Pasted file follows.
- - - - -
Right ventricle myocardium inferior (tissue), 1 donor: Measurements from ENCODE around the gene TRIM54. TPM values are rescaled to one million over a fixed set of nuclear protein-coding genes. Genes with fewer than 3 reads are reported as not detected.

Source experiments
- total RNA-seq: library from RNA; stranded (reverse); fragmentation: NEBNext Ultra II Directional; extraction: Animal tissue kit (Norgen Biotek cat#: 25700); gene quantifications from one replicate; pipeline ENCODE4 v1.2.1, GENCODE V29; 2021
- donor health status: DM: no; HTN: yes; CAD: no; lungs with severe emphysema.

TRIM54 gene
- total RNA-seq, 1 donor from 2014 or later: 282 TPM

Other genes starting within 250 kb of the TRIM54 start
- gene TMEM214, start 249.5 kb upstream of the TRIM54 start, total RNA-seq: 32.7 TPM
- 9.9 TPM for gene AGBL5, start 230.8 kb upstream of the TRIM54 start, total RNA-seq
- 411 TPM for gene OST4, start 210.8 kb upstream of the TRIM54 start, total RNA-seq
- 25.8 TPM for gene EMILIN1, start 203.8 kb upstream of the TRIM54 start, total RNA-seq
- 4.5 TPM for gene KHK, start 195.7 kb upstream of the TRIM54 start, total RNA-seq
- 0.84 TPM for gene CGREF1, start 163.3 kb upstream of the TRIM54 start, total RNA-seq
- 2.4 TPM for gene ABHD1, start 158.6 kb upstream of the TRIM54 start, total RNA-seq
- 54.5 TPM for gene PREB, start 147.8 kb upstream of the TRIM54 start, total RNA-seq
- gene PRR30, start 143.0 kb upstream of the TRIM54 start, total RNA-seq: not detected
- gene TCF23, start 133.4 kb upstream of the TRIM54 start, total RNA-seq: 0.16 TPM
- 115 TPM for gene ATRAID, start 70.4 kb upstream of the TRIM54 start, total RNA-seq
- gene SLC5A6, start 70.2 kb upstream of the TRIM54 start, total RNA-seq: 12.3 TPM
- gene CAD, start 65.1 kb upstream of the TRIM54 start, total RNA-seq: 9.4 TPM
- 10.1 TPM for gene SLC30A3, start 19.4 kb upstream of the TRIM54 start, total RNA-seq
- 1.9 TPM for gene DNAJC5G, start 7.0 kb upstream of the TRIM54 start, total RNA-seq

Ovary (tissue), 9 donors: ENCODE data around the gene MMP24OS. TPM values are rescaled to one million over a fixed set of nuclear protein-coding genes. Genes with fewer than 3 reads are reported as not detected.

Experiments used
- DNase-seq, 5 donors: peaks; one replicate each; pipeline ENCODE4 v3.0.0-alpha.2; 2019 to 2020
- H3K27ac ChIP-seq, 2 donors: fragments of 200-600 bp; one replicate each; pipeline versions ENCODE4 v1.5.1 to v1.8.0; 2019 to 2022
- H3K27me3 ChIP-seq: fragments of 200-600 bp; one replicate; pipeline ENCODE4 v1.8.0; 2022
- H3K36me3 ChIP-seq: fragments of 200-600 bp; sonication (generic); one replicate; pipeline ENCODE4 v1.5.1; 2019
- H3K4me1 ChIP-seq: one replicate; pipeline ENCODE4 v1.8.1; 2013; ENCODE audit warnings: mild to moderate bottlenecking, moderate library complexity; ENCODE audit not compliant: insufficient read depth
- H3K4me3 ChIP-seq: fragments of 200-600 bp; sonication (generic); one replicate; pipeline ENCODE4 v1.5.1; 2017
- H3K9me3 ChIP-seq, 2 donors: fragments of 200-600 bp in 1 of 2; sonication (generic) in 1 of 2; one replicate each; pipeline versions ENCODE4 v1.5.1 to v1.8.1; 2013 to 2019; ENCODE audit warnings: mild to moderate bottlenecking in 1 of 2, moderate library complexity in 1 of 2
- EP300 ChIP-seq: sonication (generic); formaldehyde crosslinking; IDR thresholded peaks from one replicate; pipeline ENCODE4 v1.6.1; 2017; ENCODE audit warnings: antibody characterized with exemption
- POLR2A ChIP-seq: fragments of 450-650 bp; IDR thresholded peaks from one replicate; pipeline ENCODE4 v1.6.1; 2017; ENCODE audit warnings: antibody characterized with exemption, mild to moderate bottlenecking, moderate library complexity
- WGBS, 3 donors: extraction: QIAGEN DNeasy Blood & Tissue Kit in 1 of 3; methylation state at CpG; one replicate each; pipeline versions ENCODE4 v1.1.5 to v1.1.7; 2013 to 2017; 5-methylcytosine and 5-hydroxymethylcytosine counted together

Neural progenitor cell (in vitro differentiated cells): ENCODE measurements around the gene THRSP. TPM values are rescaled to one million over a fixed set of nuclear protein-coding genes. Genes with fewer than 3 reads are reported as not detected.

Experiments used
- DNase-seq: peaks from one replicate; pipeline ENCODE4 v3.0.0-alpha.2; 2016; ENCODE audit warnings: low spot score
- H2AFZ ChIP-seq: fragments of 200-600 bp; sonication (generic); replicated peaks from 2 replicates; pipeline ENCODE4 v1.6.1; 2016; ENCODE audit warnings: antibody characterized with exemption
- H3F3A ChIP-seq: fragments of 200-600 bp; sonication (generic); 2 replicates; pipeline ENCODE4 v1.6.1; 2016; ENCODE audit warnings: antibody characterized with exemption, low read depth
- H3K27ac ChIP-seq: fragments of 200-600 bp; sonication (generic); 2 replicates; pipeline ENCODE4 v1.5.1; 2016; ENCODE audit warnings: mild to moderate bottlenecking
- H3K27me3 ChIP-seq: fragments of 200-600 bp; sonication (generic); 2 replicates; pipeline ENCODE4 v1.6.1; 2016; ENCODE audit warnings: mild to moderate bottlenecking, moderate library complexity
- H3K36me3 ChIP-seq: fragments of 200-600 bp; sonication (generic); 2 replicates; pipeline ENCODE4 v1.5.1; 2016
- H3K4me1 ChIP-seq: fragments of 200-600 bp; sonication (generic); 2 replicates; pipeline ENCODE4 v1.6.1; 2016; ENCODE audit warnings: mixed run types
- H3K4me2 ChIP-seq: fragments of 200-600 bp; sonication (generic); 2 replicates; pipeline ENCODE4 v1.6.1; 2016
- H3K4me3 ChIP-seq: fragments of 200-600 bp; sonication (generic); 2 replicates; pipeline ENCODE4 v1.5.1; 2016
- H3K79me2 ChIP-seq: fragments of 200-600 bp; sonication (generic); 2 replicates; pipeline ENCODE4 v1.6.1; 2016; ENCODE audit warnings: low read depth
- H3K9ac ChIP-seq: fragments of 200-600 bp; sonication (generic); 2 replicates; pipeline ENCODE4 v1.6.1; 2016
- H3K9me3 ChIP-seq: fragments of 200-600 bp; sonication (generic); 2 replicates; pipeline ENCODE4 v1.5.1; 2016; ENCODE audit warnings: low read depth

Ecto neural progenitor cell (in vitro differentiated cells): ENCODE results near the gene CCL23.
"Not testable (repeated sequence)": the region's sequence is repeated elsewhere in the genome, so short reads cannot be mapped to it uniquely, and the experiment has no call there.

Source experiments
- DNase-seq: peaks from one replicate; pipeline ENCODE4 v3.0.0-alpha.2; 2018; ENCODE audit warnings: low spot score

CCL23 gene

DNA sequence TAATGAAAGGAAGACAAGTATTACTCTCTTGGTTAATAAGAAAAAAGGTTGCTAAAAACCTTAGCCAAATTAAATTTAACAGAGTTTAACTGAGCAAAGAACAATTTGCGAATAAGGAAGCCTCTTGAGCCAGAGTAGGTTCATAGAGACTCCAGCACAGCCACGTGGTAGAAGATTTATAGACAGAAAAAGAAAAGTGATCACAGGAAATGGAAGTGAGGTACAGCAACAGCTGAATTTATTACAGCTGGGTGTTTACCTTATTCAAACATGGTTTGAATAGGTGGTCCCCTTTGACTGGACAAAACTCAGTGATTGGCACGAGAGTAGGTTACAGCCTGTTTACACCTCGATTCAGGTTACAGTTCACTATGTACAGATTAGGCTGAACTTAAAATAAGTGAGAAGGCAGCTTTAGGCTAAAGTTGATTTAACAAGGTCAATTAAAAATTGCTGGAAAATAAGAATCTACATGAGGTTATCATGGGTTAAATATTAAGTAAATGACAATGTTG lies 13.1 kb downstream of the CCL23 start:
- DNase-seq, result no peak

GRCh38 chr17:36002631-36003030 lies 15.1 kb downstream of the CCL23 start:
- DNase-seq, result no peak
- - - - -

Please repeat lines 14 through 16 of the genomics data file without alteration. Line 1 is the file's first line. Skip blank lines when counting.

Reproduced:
- 2.4 TPM for gene ABHD1, start 158.6 kb upstream of the TRIM54 start, total RNA-seq
- 54.5 TPM for gene PREB, start 147.8 kb upstream of the TRIM54 start, total RNA-seq
- gene PRR30, start 143.0 kb upstream of the TRIM54 start, total RNA-seq: not detected